A state agency that originally planned to send $51 million in Guaranteed Education Tuition refund checks in November is running about three months behind.

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The state is running three months behind in issuing $51 million in refund checks to people who paid too much when they bought into the state’s Guaranteed Education Tuition (GET) plan.

The state agency that oversees the prepaid-tuition plan originally said it would refund the money by November. Now, the checks likely won’t be issued until late February, Dan Payne, GET marketing and communications specialist, said in an email.

“There have been many factors to consider, including the different amortization amounts charged each year, and the diversity of customer accounts,” Payne said.

Because the refunds are so complex, the state has been testing the process before releasing payments so that all investors get the correct refund, he said. GET uses an outside vendor to manage its accounts.

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Payne said GET investors will be notified as soon as the state has set a delivery date for the checks.

In August, the committee that oversees GET approved a refund to investors who bought GET units between 2012 and 2015. Those investors paid an additional fee, averaging $20 a unit, to help the fund recover financially after it was hit by the double-whammy of a falling stock market and rapidly increasing tuition during the recession.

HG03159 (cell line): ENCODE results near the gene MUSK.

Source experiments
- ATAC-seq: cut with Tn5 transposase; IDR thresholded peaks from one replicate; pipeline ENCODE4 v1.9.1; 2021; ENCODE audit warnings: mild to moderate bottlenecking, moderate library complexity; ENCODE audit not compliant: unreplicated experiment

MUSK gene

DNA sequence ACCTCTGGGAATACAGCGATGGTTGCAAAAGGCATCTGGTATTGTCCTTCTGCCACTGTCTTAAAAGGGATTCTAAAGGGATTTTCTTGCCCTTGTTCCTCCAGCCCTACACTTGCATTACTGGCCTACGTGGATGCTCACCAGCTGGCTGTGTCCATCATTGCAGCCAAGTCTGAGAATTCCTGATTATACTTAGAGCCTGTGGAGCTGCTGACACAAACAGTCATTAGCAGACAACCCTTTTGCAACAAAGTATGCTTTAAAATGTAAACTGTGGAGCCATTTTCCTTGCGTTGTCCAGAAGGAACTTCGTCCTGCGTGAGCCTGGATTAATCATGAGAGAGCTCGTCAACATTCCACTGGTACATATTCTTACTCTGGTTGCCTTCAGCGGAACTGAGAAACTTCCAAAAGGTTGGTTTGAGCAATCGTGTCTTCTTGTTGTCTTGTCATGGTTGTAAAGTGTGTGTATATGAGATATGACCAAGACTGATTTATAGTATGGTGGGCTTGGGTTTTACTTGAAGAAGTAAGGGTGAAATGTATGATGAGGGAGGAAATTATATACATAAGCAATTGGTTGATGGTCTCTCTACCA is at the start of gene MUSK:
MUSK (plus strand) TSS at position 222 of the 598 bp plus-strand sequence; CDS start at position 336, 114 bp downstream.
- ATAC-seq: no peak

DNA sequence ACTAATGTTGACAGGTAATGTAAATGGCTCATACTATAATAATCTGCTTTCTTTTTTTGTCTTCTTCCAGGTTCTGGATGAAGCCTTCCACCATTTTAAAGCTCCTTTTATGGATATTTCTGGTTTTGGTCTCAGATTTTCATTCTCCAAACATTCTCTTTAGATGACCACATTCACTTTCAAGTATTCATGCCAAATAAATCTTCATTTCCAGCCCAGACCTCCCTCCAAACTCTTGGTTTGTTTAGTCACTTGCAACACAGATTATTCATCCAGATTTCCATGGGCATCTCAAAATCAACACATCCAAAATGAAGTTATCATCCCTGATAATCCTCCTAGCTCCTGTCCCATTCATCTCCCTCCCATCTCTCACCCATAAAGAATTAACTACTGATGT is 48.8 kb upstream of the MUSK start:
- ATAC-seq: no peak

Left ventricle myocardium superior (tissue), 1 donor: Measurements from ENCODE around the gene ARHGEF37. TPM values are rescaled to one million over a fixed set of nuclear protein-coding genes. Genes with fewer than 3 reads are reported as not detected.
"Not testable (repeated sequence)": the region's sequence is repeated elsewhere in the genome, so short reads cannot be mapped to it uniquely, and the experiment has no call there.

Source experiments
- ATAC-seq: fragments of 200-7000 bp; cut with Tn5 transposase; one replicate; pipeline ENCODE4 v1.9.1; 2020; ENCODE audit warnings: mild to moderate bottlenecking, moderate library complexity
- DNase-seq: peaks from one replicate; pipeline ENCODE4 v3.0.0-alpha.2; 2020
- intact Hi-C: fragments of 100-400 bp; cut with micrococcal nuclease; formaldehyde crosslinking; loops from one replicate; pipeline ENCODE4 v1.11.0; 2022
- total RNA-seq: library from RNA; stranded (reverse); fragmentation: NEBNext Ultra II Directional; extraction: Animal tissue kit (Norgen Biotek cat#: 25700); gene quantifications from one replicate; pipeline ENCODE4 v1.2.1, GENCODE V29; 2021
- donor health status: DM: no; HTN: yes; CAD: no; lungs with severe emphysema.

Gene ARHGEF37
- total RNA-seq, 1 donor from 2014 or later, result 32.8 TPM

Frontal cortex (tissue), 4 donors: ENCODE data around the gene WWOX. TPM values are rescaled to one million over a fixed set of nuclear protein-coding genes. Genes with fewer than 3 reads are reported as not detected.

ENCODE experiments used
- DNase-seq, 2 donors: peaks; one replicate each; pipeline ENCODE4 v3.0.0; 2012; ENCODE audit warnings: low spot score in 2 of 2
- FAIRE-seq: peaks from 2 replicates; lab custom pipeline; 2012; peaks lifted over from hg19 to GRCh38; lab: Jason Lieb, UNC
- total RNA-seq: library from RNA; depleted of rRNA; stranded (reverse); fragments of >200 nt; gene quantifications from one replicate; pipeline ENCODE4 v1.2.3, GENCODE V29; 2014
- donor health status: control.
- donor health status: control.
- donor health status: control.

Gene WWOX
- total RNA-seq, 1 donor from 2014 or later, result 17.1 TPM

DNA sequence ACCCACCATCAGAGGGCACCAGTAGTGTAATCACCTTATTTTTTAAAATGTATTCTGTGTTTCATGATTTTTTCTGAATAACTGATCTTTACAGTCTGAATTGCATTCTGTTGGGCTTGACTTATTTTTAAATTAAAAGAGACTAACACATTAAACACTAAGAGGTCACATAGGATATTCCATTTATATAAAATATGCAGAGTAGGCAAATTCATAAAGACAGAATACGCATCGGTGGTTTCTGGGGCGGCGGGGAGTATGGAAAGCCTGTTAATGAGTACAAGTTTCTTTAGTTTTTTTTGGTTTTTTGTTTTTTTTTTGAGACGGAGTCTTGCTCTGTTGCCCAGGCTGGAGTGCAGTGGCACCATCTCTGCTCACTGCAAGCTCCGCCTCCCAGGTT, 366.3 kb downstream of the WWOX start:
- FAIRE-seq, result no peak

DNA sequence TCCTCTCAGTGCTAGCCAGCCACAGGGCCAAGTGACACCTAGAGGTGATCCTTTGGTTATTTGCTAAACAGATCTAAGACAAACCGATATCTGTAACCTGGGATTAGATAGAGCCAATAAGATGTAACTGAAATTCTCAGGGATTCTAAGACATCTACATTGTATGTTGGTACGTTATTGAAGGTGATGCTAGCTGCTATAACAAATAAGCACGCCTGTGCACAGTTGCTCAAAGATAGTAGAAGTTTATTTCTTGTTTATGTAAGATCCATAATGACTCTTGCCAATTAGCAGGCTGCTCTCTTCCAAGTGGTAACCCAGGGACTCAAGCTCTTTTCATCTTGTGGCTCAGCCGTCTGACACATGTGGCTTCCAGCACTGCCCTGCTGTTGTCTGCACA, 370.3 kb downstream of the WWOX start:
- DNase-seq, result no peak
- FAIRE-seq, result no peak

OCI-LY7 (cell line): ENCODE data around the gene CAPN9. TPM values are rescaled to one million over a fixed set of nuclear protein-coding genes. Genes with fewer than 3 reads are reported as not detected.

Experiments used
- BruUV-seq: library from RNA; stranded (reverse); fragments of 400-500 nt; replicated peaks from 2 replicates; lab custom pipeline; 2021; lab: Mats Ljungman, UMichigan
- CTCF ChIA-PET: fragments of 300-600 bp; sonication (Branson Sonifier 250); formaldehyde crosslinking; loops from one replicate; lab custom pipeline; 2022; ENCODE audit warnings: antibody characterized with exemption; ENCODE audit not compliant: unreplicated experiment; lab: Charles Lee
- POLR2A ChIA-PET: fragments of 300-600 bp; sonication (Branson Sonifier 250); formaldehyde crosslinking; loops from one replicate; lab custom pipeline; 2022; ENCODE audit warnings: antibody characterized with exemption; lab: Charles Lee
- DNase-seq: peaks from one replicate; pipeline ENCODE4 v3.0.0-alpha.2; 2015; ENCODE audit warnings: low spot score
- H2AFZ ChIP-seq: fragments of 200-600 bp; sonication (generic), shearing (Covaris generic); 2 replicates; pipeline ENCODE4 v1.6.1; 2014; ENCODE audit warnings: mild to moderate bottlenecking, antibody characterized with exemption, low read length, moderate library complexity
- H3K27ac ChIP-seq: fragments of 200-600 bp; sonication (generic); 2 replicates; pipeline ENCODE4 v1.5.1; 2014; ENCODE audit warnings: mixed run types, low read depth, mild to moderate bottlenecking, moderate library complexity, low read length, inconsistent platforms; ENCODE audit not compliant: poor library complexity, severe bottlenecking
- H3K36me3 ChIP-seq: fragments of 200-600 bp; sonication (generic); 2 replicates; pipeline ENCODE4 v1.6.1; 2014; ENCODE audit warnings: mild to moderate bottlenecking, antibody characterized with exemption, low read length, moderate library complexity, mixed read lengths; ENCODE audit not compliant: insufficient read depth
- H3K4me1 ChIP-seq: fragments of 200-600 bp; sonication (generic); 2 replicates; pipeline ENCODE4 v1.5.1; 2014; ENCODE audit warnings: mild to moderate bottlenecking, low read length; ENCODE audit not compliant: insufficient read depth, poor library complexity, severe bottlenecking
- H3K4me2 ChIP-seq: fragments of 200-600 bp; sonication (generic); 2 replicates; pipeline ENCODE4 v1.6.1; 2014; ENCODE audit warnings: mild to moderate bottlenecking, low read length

Then in 2015, the calculation changed when the Legislature cut tuition rates and froze the GET payout at $117 per unit for the foreseeable future, a decision that had the effect of putting GET on firm financial footing. The committee that manages GET voted to refund the additional fee, which it has called an amortization fee.

Payne said 43,770 accounts will receive amortization refunds.

Investors also have the option to cash out their GET credits entirely. That process also hit a snag this January, when about 40 people received a total of $14,000 more in refund money than they should have received, due to a coding error, and were asked to return the money. Investors have until December to decide whether to stay in GET, or ask for a full refund.

The program is currently frozen to new lump-sum investments. Meanwhile, the state Legislature is considering a bill that would create a Washington-run 529 savings plan for college investments.